To address these issues and to support Saolta University Health Care Group’s comprehensive OIS needs, the healthcare provider developed a specification document in July 2013, officially launching an OIS tender and evaluation process.
Demanding job requirements
Saolta University Health Care Group had specific and demanding objectives that would have to be achieved in a new OIS, which would be either Elekta’s MOSAIQ® system or Varian’s ARIA OIS. A fundamental requirement was that the OIS must have full capability to be a complete electronic patient oncology record for use by radiation oncology, medical oncology/haematology, and the multi-disciplinary team working within oncology care.
“We also required complete assimilation – or transferability – of existing patient information stored within the existing LANTIS database, including all stored images, photographs, documents, medical oncology protocols and record-and-verify information,” Moore says, adding that this would encompass the records of about 29,500 active and inactive patients. “Additionally, we needed full capability to interface current Siemens ONCOR linear accelerators as a record-and-verify system and to current and future linacs from all vendors available for purchase over the next 10 years.”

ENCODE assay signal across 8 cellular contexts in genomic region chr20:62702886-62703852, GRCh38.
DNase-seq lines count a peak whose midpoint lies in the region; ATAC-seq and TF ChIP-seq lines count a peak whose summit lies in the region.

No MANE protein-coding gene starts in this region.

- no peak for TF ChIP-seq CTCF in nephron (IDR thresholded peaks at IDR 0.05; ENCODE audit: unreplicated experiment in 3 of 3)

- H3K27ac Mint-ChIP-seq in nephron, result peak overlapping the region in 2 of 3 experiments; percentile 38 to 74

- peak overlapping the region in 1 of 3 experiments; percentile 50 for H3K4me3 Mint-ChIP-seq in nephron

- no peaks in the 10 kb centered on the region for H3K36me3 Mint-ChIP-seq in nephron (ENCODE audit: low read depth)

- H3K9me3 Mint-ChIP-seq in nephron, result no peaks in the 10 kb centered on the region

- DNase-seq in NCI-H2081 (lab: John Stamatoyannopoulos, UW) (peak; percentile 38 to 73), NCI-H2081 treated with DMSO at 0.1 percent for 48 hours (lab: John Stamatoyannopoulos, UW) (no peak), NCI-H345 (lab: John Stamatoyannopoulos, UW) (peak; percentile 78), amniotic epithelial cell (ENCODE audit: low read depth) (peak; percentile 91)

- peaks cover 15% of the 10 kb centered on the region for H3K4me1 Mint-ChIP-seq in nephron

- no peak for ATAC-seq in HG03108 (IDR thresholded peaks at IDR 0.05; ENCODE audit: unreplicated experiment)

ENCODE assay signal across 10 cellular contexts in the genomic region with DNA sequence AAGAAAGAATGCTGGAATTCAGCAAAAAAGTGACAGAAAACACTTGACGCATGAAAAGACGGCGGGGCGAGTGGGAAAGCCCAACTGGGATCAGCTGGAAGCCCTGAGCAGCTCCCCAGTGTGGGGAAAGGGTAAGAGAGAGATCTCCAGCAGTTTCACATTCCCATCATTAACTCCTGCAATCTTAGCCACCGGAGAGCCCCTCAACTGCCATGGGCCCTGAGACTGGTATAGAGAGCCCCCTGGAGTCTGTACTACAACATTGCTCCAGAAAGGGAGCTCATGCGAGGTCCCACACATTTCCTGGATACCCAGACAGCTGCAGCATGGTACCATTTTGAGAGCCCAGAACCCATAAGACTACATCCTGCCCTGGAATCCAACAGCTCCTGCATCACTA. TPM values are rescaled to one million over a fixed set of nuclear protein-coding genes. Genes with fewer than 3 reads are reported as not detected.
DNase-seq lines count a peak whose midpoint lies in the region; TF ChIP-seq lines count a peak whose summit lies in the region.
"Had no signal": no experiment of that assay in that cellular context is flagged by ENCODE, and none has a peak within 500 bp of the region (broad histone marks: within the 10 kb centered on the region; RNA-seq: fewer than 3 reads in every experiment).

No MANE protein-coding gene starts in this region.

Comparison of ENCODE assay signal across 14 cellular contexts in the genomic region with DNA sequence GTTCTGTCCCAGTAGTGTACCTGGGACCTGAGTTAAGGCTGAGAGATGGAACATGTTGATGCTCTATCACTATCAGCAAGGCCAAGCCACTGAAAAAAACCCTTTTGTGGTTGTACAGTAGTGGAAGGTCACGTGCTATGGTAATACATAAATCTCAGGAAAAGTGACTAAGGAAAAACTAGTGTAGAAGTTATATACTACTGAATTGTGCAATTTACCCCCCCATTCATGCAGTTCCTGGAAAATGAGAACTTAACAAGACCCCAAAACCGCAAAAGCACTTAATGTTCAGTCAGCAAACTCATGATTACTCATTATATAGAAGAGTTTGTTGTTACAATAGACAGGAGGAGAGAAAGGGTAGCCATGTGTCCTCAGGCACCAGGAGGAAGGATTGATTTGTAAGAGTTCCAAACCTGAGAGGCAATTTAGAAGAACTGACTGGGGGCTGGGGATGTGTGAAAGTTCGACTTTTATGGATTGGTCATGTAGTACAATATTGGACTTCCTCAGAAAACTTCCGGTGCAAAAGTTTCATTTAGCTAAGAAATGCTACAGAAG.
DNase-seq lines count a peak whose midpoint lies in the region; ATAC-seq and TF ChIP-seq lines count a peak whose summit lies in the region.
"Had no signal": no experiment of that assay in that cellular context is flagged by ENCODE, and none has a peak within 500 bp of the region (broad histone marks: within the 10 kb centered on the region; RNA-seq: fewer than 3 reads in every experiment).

The replacement OIS would need to be accessible to users across the geographical area supported by Saolta University Hospital Health Care Group, Coyne adds.
“Among the most important criteria, however, was the requirement that we have minimal clinical downtime during the changeover from LANTIS to the new OIS,” he says, “including a comprehensive training program for all OIS users, before, during and after the switch.”